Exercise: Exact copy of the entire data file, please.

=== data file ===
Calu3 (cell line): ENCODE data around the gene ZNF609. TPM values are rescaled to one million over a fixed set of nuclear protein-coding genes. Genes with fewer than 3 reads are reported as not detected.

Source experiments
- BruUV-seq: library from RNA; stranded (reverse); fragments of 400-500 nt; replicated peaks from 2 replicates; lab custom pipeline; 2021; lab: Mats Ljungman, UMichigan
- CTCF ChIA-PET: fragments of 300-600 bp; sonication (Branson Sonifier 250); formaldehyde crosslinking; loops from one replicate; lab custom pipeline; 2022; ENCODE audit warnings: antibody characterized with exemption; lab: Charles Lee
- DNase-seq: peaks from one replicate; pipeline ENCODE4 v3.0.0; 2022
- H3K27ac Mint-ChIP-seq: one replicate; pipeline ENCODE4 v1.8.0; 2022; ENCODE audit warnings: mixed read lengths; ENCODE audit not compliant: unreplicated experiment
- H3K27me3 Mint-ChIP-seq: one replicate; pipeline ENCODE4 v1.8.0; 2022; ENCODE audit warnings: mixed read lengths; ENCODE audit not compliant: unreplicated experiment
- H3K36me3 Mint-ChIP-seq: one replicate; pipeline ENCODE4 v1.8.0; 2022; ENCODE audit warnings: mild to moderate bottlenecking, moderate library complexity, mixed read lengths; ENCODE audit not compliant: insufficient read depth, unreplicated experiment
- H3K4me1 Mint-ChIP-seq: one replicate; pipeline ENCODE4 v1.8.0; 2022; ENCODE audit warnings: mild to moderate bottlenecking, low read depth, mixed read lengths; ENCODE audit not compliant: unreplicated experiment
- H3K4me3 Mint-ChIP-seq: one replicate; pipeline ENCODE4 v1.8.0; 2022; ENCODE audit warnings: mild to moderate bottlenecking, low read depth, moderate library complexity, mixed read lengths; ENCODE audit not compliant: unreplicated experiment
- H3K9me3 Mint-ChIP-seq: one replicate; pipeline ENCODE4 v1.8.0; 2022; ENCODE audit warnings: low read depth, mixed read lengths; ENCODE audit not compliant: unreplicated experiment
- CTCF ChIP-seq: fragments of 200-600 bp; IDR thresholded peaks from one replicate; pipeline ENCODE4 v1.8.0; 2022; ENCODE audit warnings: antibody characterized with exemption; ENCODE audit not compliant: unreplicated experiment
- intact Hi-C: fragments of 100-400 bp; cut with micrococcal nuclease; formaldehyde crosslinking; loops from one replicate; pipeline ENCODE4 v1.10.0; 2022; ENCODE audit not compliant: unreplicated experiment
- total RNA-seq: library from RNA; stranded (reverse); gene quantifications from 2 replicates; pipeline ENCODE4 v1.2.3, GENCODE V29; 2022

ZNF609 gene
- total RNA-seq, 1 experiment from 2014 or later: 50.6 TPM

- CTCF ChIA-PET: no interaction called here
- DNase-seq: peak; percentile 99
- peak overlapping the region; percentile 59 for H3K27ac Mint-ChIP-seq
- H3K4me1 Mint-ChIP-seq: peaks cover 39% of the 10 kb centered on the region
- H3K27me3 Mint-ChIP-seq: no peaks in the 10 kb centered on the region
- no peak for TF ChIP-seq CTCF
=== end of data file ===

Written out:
Calu3 (cell line): ENCODE data around the gene ZNF609. TPM values are rescaled to one million over a fixed set of nuclear protein-coding genes. Genes with fewer than 3 reads are reported as not detected.

Source experiments
- BruUV-seq: library from RNA; stranded (reverse); fragments of 400-500 nt; replicated peaks from 2 replicates; lab custom pipeline; 2021; lab: Mats Ljungman, UMichigan
- CTCF ChIA-PET: fragments of 300-600 bp; sonication (Branson Sonifier 250); formaldehyde crosslinking; loops from one replicate; lab custom pipeline; 2022; ENCODE audit warnings: antibody characterized with exemption; lab: Charles Lee
- DNase-seq: peaks from one replicate; pipeline ENCODE4 v3.0.0; 2022
- H3K27ac Mint-ChIP-seq: one replicate; pipeline ENCODE4 v1.8.0; 2022; ENCODE audit warnings: mixed read lengths; ENCODE audit not compliant: unreplicated experiment
- H3K27me3 Mint-ChIP-seq: one replicate; pipeline ENCODE4 v1.8.0; 2022; ENCODE audit warnings: mixed read lengths; ENCODE audit not compliant: unreplicated experiment
- H3K36me3 Mint-ChIP-seq: one replicate; pipeline ENCODE4 v1.8.0; 2022; ENCODE audit warnings: mild to moderate bottlenecking, moderate library complexity, mixed read lengths; ENCODE audit not compliant: insufficient read depth, unreplicated experiment
- H3K4me1 Mint-ChIP-seq: one replicate; pipeline ENCODE4 v1.8.0; 2022; ENCODE audit warnings: mild to moderate bottlenecking, low read depth, mixed read lengths; ENCODE audit not compliant: unreplicated experiment
- H3K4me3 Mint-ChIP-seq: one replicate; pipeline ENCODE4 v1.8.0; 2022; ENCODE audit warnings: mild to moderate bottlenecking, low read depth, moderate library complexity, mixed read lengths; ENCODE audit not compliant: unreplicated experiment
- H3K9me3 Mint-ChIP-seq: one replicate; pipeline ENCODE4 v1.8.0; 2022; ENCODE audit warnings: low read depth, mixed read lengths; ENCODE audit not compliant: unreplicated experiment
- CTCF ChIP-seq: fragments of 200-600 bp; IDR thresholded peaks from one replicate; pipeline ENCODE4 v1.8.0; 2022; ENCODE audit warnings: antibody characterized with exemption; ENCODE audit not compliant: unreplicated experiment
- intact Hi-C: fragments of 100-400 bp; cut with micrococcal nuclease; formaldehyde crosslinking; loops from one replicate; pipeline ENCODE4 v1.10.0; 2022; ENCODE audit not compliant: unreplicated experiment
- total RNA-seq: library from RNA; stranded (reverse); gene quantifications from 2 replicates; pipeline ENCODE4 v1.2.3, GENCODE V29; 2022

ZNF609 gene
- total RNA-seq, 1 experiment from 2014 or later: 50.6 TPM

- CTCF ChIA-PET: no interaction called here
- DNase-seq: peak; percentile 99
- peak overlapping the region; percentile 59 for H3K27ac Mint-ChIP-seq
- H3K4me1 Mint-ChIP-seq: peaks cover 39% of the 10 kb centered on the region
- H3K27me3 Mint-ChIP-seq: no peaks in the 10 kb centered on the region
- no peak for TF ChIP-seq CTCF